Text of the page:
CommonSpace columnist Fraser Stewart says recent sensationalist tabloid press coverage of matters SNP don’t tell us anything new about the standards of some titles, but asks why people keep giving in regardless
THIS WEEK has been nothing short of a machine-gunning for the general public at the meat-hooks of the tabloid press. Between photos of Nicola Sturgeon demolishing the country to, well, illustrations of Nicola Sturgeon’s cleavage, it’s safe to say the agenda is clear; no SNP, not now, not ever.
The latest blow, however, came after the SNP councillors responsible for burning a copy of the Smith Commission – and filming it for the world to see – were reinstated this week (click here to see the Daily Record’s coverage) .
We can’t dispute their stupidity. Not only is it stupid, but it’s painfully embarrassing. The only thing that could’ve made it more cringeworthy is if they’d somehow incorporated a rap into it, but, overall, it carried the air of school kids not knowing any better.
Certainly not an ‘extremist fringe’, as one tabloid so casually put it. To portray an act as minor and idiotic as this as being ‘extremist’ – that is, in the same bracket as terrorists and xenophobes – is entirely irresponsible and the rankest kind of sensationalism.
The only thing that could’ve made burning the Smith Commission more cringeworthy is if they’d somehow incorporated a rap into it.
And this is where the real issue lies: sensationalism – the art of selling papers with a contemptible disregard for moral decency.
Nobody could argue that the tabloids have ever served as a cornerstone of societal virtue; one only has to recall the demise of the News of the World for evidence. You could be forgiven for thinking that the fate rightfully met by the NOTW would provide a foreboding to the others – come out of the gutter or drown in your own sewage.
But it hasn’t.
One of the reasons that it hasn’t is simple – we keep giving in. We, as a society, have allowed this non-reporting to drag us into the sewers with it. We have allowed our energies to be siphoned by extremism, sexism, racism, scaremongering and playground gossip, when we should have been engaging them in the betterment of society.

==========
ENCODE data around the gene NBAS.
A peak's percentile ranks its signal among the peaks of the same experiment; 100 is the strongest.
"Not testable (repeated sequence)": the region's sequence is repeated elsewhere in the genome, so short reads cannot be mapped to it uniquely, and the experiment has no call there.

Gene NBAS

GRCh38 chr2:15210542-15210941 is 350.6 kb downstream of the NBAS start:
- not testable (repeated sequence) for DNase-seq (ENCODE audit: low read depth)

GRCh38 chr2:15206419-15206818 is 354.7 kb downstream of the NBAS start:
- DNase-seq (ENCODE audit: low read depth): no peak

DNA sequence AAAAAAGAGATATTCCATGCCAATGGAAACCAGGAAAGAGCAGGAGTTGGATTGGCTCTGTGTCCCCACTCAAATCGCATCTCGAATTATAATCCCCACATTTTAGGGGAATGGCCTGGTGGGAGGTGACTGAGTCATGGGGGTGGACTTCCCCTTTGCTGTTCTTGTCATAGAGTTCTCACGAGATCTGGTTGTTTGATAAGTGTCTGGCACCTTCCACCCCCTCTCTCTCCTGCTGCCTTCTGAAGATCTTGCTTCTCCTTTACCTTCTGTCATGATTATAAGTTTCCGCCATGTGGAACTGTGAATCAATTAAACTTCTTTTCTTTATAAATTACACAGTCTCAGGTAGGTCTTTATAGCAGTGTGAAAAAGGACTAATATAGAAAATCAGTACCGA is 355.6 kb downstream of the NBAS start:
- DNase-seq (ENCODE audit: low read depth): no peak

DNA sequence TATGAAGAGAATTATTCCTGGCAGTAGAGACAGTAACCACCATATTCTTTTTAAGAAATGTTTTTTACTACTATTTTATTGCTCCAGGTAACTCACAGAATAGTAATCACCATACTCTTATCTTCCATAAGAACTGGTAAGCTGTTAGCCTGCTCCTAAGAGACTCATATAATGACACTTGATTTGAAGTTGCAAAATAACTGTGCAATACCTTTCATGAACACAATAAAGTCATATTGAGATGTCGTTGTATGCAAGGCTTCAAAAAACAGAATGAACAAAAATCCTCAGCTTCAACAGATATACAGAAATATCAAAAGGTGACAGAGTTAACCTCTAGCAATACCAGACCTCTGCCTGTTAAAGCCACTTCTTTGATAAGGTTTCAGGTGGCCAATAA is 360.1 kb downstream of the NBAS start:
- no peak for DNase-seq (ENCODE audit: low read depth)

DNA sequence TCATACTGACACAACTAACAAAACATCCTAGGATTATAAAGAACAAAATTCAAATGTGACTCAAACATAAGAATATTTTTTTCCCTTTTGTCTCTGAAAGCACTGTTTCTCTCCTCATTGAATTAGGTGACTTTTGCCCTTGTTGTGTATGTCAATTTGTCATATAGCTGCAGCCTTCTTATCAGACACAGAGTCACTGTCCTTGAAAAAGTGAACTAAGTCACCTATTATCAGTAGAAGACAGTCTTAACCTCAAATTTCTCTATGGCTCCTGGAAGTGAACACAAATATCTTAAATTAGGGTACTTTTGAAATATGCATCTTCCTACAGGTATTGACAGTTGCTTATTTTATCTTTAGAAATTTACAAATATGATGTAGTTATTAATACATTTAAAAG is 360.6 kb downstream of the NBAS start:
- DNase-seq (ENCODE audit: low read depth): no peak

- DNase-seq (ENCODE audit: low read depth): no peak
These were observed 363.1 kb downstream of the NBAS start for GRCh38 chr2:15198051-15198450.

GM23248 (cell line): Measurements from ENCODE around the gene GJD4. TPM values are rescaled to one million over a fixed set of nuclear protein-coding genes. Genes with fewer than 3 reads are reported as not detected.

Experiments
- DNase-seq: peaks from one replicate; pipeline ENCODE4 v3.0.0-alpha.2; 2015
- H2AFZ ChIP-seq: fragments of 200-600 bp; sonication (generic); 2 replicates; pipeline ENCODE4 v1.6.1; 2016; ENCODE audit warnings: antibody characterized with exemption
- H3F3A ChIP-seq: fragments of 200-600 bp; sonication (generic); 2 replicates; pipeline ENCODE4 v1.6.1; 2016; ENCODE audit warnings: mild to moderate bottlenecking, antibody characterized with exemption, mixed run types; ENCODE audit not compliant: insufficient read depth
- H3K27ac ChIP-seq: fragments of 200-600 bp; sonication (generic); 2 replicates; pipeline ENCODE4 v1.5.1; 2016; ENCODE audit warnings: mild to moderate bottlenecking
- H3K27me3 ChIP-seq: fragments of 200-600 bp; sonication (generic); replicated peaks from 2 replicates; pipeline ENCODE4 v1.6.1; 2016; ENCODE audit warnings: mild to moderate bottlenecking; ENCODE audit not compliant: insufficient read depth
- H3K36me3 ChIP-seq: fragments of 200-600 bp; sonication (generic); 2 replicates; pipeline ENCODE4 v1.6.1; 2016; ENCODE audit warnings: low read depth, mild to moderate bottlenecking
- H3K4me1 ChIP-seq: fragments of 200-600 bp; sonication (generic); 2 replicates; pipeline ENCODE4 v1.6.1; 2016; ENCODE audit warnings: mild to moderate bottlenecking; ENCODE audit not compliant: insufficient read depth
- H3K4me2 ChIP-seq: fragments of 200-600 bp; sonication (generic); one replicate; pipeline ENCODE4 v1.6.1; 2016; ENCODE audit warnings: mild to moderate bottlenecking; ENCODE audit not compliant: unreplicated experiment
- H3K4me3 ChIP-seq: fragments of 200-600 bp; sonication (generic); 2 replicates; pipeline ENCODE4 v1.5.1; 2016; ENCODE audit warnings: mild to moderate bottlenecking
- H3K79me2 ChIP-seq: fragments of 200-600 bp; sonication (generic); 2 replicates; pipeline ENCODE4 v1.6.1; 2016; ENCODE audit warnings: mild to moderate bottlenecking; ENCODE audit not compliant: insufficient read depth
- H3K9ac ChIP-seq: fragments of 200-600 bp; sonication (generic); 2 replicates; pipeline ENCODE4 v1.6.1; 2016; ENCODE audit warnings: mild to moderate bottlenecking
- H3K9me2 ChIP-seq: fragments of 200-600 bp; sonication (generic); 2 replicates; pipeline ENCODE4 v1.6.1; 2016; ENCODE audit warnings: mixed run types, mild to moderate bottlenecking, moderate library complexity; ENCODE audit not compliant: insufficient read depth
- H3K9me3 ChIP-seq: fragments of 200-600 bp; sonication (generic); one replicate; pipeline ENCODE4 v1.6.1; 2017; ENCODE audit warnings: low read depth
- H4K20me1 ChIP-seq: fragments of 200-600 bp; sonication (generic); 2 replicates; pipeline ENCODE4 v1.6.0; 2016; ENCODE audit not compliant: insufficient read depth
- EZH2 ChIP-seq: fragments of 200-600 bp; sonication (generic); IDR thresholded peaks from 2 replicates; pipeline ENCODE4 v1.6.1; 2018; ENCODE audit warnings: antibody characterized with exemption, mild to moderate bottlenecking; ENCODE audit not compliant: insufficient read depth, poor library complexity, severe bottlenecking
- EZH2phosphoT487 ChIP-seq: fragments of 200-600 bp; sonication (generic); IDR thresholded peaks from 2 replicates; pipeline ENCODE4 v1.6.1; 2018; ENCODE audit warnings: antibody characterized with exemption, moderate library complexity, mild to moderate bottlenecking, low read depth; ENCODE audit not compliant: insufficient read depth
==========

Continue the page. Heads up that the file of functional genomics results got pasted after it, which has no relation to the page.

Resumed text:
We, as a society, have allowed this non-reporting to drag us into the sewers with it.
In the last week alone we’ve had to endure two graphics in tabloid newspapers completely dehumanising Scotland’s most senior politician, and how did we react? With appropriate disdain: but by acknowledging it we have dignified it, and by dignifying it we become implicit.
Of course, we are not solely responsible. Those who buy the publications are allowing themselves to be coerced into believing that this is the only kind of media for them – low-brow, gossip-based, unintelligent and patronising. Economics, Jim? Social justice? Don’t be daft, here’s a smashing pair of tits instead.
How little the tabloids must think of their readership. Sensational journalism, as with negative politics, is insulting to the point of bemusement.
Editors believe two things: that their readers are troglodytes of the most primitive kind; and that all men are sexists.
Readers are faced with page three at the first turn, with drawings of the cleavage of Scotland’s First Minister and inflammatory, provocative headlines because editors believe two things: that their readers are troglodytes of the most primitive kind; and that all men are sexists.
By playing up to this offensive misconception, tabloid editors are shamefully promulgating a cycle of sexism that, one day, wider society will come to realise is largely their fault. Sexism, racism, blaming of the poor – each of these fuelled and exploited by a shameless and morally defunct media.
It stems from an innate desire to provoke. To set the agenda and tell us who we like today and who’s life we should ruin tomorrow. It’s sado-masochistic, really. The God Complex of a seedy and underhand institution.